In human cells, shortened telomeres, the protective caps at the ends of chromosomes, are a sign of aging and also contribute to aging.

The discovery highlights… read more

‘Tricorder’-style handheld MouthLab detects patients’ vital signs, rivaling hospital devices

Could be used by people without special training at home or in the field
August 25, 2015

MouthLab ft

Inspired by the Star Trek tricorder, engineers and physicians at the Johns Hopkins University School of Medicine have developed a hand-held, battery-powered device called MouthLab that quickly picks up vital signs from a patient’s lips and fingertip.

Updated versions of the prototype could replace the bulky, restrictive monitors now used to display patients’ vital signs in hospitals and actually gather more data than is typically collected during… read more

Surprising results from brain and cognitive studies of a 93-year-old woman athelete

August 18, 2015

Olga Kotelko's brain "does not look like a 90-plus-year-old" ---  Beckman Institute director Art Kramer

Brain scans and cognitive tests of Olga Kotelko, a 93-year-old Canadian track-and-field athlete with more than 30 world records in her age group, may support the potential beneficial effects of exercise on cognition in the “oldest old.”

In the summer of 2012, researchers at the Beckman Institute for Advanced Science and Technology at the University of Illinois invited her to visit for in-depth analysis… read more

Trans fats, but not saturated fats, linked to greater risk of death and heart disease

August 14, 2015

Which of these is a killer food? (credit: Wikimedia Commons)

A study led by researchers at McMaster University has found that that trans fats are associated with greater risk of death and coronary heart disease, unlike saturated fats, which are also not associated with an increased risk of stroke or Type 2 diabetes.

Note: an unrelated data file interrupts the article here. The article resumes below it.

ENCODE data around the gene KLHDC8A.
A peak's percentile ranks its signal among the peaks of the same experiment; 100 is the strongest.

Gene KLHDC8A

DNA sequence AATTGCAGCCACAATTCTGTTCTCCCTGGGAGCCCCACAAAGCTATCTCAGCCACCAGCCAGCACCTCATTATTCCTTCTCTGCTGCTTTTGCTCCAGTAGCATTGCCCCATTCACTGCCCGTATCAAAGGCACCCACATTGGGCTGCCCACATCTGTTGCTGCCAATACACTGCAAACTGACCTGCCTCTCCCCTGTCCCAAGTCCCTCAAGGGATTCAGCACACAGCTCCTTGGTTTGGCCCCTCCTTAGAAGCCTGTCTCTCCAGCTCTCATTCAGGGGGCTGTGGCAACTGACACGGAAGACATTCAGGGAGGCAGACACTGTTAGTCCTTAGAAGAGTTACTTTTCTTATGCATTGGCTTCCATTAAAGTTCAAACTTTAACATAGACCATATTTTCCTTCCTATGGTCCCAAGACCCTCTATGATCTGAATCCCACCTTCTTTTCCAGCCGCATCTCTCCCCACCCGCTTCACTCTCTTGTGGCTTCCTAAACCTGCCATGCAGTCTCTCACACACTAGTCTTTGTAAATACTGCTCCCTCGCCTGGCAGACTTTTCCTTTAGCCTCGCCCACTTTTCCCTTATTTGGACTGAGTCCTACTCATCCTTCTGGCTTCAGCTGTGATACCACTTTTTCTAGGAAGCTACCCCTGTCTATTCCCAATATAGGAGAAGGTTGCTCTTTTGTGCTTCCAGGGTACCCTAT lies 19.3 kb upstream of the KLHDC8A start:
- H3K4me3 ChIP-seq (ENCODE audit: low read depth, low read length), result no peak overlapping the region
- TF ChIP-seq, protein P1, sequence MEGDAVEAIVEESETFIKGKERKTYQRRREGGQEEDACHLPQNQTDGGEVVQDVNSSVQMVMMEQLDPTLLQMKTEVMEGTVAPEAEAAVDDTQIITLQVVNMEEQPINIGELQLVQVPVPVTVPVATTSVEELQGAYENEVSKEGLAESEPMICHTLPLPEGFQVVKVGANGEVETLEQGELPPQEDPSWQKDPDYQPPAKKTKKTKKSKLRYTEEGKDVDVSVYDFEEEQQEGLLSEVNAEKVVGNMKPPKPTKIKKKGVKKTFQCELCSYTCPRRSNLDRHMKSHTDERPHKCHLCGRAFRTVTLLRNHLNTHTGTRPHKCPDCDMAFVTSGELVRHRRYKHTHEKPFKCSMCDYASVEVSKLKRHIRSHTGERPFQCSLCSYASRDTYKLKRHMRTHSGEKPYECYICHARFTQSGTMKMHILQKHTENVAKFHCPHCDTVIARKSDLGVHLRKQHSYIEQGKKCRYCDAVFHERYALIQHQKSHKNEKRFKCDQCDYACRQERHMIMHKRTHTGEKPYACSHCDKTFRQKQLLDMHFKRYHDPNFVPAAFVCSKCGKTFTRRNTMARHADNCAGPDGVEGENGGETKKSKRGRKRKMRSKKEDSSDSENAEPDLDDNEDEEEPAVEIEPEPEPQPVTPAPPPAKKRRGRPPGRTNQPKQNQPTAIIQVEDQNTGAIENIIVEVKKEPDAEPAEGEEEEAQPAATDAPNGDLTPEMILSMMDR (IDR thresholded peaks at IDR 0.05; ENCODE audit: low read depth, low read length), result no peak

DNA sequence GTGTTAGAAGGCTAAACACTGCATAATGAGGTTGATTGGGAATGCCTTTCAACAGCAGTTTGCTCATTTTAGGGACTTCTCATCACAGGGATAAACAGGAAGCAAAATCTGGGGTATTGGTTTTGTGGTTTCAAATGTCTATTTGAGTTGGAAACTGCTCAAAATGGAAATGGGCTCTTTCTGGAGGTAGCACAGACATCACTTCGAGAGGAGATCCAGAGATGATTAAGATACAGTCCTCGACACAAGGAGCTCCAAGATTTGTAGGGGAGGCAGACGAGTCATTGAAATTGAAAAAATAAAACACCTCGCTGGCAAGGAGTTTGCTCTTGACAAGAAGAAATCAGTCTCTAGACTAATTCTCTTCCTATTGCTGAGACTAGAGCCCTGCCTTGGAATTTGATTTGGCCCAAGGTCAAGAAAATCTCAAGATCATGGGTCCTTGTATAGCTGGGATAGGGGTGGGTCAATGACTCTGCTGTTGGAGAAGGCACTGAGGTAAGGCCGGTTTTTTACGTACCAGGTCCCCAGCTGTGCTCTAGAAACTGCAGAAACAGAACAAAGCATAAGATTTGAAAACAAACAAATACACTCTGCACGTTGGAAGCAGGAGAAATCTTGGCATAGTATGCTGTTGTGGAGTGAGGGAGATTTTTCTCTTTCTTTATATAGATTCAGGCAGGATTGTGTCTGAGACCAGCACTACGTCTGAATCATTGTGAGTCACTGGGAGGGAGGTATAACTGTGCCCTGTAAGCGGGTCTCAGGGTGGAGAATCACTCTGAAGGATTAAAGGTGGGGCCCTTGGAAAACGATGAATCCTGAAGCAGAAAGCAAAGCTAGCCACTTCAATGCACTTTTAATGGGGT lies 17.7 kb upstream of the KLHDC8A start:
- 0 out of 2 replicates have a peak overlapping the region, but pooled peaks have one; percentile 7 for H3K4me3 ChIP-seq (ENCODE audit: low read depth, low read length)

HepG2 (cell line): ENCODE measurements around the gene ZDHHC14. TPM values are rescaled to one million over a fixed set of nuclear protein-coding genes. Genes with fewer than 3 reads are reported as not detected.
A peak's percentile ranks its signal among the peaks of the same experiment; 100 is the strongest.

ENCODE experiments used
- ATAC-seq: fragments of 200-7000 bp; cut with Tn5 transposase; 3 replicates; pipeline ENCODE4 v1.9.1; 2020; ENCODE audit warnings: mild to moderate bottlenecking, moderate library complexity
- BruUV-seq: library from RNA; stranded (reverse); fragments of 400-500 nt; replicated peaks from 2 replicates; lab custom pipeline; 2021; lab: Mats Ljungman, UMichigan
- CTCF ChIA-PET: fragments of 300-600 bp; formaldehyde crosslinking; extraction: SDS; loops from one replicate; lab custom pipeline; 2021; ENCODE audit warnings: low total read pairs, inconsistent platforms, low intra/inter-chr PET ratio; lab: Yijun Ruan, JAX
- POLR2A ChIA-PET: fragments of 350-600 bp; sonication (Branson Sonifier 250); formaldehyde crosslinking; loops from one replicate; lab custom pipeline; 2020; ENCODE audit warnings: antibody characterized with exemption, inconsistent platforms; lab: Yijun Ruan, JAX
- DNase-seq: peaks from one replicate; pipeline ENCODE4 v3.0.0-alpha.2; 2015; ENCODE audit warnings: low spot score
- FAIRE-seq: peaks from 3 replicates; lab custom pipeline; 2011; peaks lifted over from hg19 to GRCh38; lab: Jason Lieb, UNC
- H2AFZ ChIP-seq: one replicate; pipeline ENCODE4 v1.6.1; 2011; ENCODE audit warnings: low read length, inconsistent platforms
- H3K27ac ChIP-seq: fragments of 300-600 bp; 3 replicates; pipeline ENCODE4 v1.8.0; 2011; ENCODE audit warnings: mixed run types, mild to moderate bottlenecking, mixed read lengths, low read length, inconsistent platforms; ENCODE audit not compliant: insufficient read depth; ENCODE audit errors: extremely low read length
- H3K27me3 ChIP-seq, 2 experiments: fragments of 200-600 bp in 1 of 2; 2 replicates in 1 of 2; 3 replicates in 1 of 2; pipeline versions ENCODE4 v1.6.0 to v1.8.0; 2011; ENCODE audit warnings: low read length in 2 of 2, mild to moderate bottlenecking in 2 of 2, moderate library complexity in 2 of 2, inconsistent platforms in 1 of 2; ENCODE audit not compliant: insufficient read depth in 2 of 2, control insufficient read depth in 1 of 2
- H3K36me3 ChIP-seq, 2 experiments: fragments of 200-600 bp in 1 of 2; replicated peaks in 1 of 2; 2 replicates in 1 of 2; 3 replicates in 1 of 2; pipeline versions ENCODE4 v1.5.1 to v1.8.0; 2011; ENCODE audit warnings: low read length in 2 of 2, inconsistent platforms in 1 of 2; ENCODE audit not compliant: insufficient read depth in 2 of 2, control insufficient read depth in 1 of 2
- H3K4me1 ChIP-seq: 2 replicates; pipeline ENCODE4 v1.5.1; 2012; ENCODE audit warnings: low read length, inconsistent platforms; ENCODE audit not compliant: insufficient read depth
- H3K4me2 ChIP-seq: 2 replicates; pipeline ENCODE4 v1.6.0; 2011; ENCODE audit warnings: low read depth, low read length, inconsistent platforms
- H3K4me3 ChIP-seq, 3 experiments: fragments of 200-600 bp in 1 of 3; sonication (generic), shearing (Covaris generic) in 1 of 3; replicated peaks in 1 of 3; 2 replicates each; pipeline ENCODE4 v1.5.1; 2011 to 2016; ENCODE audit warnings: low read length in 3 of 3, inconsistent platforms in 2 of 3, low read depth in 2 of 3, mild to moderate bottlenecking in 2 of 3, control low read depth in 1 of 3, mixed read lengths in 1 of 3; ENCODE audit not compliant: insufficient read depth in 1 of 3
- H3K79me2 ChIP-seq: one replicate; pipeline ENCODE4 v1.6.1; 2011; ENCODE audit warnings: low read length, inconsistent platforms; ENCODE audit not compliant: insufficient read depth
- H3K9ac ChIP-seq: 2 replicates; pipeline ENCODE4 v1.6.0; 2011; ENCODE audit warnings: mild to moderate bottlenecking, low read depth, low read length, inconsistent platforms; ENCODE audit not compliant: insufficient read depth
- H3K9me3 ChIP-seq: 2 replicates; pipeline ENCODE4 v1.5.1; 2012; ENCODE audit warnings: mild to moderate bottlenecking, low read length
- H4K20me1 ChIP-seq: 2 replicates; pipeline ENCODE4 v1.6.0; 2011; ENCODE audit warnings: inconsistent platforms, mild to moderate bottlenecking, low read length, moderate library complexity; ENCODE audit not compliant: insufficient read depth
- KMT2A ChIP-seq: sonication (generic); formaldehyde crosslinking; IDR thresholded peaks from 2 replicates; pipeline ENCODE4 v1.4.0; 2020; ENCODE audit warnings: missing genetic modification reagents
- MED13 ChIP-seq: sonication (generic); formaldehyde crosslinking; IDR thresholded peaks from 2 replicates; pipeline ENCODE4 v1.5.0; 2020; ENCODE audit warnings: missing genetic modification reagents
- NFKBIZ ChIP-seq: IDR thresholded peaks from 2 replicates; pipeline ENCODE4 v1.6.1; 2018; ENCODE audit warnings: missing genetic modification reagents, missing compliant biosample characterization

The findings were published in an open-access paper August 12 by the British Medical Journal (BMJ).

Trans vs. saturatedread more

Study links aerobic fitness, thinner gray matter, and better math skills in kids

August 12, 2015

Cortical thickness regions of interest. Starred regions are areas in which higher-fit children showed decreased cortical thickness compared to lower-fit children. (credit: Laura Chaddock-Heyman et al./PLOS ONE)

A new study reveals that 9- and 10-year-old children who are aerobically fit tend to have significantly thinner gray matter than their “lower-fit” peers. Thinning of the outermost layer of brain cells in the cerebrum is associated with better mathematics performance, researchers report in an open-access paper in the journal PLOS ONE.

The study suggests, but does not prove, that cardiorespiratory fitness contributes to gray matter thinning —… read more

Biocompatible interfaces replace silicon and metal in neural prosthetic devices

Avoid immune-system rejection, failures, neurodegeneration
August 11, 2015

Left: collagen; right: matrigel (credit: Wen Shen et al./Microsystems & Nanoengineering)

Researchers at the University of Georgia’s Regenerative Bioscience Center have developed a biocompatible implantable neural prosthetic device to replace silicon and noble metal in neural prosthetic devices. The goal is to avoid immune-system rejection, failures due to tissue strain, neurodegeneration, and decreased fidelity of recorded neural signals.